Legislative panel discusses rural water issues and agriculture's role in finding solutions

By: Carol Spaeth-Bauer, Wisconsin State Farmer 

MADISON – Doing a lot of work around the state with the watershed initiative, Dennis Frame took away one thing — farmers are natural problem solvers and when they know what is involved in an issue, they will find a way to solve it. 

Frame, the co-director of the Discovery Farms Program from 2001 to 2013, was excited to serve as moderator for a water panel discussion with six Wisconsin legislators during the Wisconsin Farm Bureau Ag Day at the Capitol. As he told the Farm Bureau members attending the event, “You guys have it all figured out and all these guys have to do is implement it, right?”

The “guys” doing the implementing were Senators Howard Marklein and Patrick Testin, and Representatives Todd Novak, Katrina Shankland, Travis Tranel and Tony Kurtz who took time to answer questions on water quality issues as part of the panel discussion.

Most pressing rural water issues

When asked what they see as the most pressing rural water issues facing the state of Wisconsin, Marklein didn't like how people jumped into the "blame game" when initial water quality reports came out.

"One of my biggest concerns in this whole thing is that we make sure that you don't let your emotions get in the way of good judgement. That we be thoughtful," Marklein said. "Solutions are going to vary depending on the soil conditions and topography around the state." 

Testin agreed, saying instead of pointing fingers it was important to get all stakeholders from across the state to the table and discuss what issues are coming up. 

"We heard common themes and we also heard that different areas of the state face different challenges," Testin pointed out. 

Testin represents a large portion of the Central sands area where they rely heavily on the ag industry. 

"We need to make sure we strive to strike a balance and ensure that our industry can still be able to produce and buy for their employees and their families, but also making sure that resident who may have these elevated nitrite levels can go to their taps and get clean water."

 Testin is encouraged by the work the Water Quality Task Force has done of the past several months to come up with sound proposals that address not only short term and intermediate needs but long terms goals set in the right direction. 

When the task force started, they heard from over 70 stakeholder groups, Novak said. Farmers testified at every hearing and talked about their practices and what they were doing. 

"They said, hey, we're a piece of this puzzle. We want to be part of the solution and be on board," said Novak.

Shankland sees the most pressing raw water issue as nutrient contamination because "we know it is the most prevalent contaminant, but it isn't the only one."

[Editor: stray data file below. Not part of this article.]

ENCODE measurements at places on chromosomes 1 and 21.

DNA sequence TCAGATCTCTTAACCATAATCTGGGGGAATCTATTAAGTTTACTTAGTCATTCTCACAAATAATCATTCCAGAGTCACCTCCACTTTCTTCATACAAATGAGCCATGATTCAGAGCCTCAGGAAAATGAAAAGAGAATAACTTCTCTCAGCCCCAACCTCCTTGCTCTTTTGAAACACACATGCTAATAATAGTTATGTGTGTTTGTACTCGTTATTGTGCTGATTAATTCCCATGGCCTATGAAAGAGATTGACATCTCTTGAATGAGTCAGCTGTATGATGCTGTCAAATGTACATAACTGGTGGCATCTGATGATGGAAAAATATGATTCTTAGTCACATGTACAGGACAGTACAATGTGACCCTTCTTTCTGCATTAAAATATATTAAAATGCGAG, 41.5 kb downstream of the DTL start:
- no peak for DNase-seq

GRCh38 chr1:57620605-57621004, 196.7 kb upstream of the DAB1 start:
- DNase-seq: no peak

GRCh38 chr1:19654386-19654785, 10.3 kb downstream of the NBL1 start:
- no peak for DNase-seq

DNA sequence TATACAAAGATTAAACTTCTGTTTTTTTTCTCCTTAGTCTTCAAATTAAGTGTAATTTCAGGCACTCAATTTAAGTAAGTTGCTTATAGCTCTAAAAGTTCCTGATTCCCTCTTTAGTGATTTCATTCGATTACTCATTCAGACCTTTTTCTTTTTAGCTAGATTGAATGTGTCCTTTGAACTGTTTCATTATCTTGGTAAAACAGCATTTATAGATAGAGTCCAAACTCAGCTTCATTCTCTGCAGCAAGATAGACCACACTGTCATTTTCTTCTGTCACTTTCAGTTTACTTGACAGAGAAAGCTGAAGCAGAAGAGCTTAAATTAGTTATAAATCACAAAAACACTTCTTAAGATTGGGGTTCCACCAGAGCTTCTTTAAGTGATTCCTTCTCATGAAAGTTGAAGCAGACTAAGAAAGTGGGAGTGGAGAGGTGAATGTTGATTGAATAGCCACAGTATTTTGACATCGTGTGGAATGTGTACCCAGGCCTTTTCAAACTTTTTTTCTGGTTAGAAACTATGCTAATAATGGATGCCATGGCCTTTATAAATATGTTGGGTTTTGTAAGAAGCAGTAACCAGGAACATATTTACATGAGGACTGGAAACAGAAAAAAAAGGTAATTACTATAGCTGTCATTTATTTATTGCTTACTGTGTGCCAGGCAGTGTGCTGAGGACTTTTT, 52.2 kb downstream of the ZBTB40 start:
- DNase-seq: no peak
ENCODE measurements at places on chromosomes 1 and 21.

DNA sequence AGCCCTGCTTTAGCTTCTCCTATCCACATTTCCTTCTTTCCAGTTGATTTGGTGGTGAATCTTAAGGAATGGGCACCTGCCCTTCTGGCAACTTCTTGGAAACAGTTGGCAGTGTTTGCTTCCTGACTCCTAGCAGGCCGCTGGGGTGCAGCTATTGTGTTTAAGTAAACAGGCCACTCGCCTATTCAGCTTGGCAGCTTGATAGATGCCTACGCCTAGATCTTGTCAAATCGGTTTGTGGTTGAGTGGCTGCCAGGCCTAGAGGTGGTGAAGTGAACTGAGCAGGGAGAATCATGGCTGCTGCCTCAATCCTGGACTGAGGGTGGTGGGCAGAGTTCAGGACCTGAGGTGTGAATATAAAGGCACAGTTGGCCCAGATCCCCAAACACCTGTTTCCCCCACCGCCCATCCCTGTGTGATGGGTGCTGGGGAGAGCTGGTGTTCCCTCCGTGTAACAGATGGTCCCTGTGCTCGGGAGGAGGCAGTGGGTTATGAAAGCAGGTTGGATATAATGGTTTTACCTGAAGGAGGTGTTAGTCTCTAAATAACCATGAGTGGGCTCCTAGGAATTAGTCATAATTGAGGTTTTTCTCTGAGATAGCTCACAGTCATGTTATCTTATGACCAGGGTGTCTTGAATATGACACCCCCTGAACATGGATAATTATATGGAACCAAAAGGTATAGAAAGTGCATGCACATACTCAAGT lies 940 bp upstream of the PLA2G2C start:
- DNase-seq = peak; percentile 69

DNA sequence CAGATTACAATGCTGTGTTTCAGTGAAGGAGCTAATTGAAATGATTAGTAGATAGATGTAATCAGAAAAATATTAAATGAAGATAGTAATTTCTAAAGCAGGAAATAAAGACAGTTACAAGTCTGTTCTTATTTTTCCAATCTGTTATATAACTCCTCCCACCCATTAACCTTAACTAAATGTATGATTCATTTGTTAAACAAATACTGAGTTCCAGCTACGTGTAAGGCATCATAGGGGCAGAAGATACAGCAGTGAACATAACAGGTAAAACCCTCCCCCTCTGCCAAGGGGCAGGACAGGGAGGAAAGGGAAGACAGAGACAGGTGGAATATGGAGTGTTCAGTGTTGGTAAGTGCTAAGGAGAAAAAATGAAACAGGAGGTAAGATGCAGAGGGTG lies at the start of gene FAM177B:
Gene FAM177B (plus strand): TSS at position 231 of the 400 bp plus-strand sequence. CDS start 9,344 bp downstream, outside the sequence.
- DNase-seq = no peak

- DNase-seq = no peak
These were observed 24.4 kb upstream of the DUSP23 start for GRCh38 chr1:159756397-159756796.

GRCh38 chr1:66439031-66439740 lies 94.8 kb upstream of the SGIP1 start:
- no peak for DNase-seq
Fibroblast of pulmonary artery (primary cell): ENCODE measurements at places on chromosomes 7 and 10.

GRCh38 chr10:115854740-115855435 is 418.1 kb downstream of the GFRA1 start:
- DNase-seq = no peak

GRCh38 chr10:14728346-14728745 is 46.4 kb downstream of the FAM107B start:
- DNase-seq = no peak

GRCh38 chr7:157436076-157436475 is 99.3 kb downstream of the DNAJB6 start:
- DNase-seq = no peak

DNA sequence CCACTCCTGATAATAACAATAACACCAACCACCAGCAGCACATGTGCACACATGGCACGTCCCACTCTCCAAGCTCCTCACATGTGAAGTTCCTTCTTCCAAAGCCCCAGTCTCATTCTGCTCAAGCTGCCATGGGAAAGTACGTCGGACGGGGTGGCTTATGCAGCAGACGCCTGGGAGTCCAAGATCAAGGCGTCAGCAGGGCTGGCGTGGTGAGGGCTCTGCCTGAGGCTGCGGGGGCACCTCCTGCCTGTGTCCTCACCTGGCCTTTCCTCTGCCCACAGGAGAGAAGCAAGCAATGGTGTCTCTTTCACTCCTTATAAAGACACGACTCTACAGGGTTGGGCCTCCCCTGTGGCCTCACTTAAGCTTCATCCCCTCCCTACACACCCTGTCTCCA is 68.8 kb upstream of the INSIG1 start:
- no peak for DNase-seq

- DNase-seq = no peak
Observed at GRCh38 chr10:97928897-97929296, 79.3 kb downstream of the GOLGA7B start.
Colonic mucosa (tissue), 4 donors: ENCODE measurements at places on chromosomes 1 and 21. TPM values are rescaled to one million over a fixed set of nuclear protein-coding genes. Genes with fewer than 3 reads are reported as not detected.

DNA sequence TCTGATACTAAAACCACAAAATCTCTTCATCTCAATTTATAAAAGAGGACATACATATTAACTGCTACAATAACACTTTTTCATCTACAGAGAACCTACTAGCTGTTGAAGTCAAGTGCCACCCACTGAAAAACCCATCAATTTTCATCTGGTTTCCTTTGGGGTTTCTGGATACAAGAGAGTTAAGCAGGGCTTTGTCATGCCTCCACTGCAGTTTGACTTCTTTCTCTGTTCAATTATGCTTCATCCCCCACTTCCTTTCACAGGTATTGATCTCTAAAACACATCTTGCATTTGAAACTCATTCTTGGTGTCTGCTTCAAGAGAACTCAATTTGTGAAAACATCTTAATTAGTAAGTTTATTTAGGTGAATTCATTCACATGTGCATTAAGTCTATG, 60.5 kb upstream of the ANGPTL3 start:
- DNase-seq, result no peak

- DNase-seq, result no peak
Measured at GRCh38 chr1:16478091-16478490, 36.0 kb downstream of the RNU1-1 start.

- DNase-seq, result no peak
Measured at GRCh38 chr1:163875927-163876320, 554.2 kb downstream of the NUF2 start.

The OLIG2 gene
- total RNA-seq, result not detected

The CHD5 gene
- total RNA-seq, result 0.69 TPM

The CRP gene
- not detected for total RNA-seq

Ag's role in solutions

So what is agriculture's role in developing solutions for cleaner water throughout Wisconsin?

Shankland is excited to see initiatives that are thoughtful and "move the needle on water qualities while helping farmers maintain resiliency and profitability," she said. "I think that's the most important part of any conversation when we're talking about agriculture is if we're looking at clean water and a need to study and be careful about the nexus between profitability and sustainability and make sure we're marrying those two."

Farmers and watershed groups helped guide legislators as they wrote bills Novak said. Since water issues are not going away, "this is something we're going to continue to do as a Legislature so I think farmers need to be engaged with us," Novak said."Talk to us. Give us your ideas because we are open.... We want to hear good things and practices farmers have done."

When it comes to agriculture and water, Tranel, a fifth generation dairy farmer said, "I think we all acknowledge that agriculture has a huge aspect to play in keeping our water clean and helping to improve the quality of our water."

As he and Novak went around the state hearing from different stakeholders, one thing that kept coming to mind for Tranel was that although agriculture has a significant role to play in cleaning up the water, "we can't expect agriculture to foot the bill," especially with the way markets have been. 

While farmers have a lot of responsibility when it comes to water and they welcome that responsibility, "we have to be cognizant of the fact that we still have to be able to pay our bills at the end of the month," he added.

Kurtz, an organic grain farmer, sees farmers as the leaders in developing solutions for cleaner water. He's seen many farmers take time to tell their story. "To me that was so powerful," said Kurtz. "If you got out there and you told that story and you made an impact, especially as we move forward with a lot of these water quality task force bills."

Testin said it's about getting feedback from the ag community and working in a collaborative manner "to make sure we're not strangling an industry out of existence."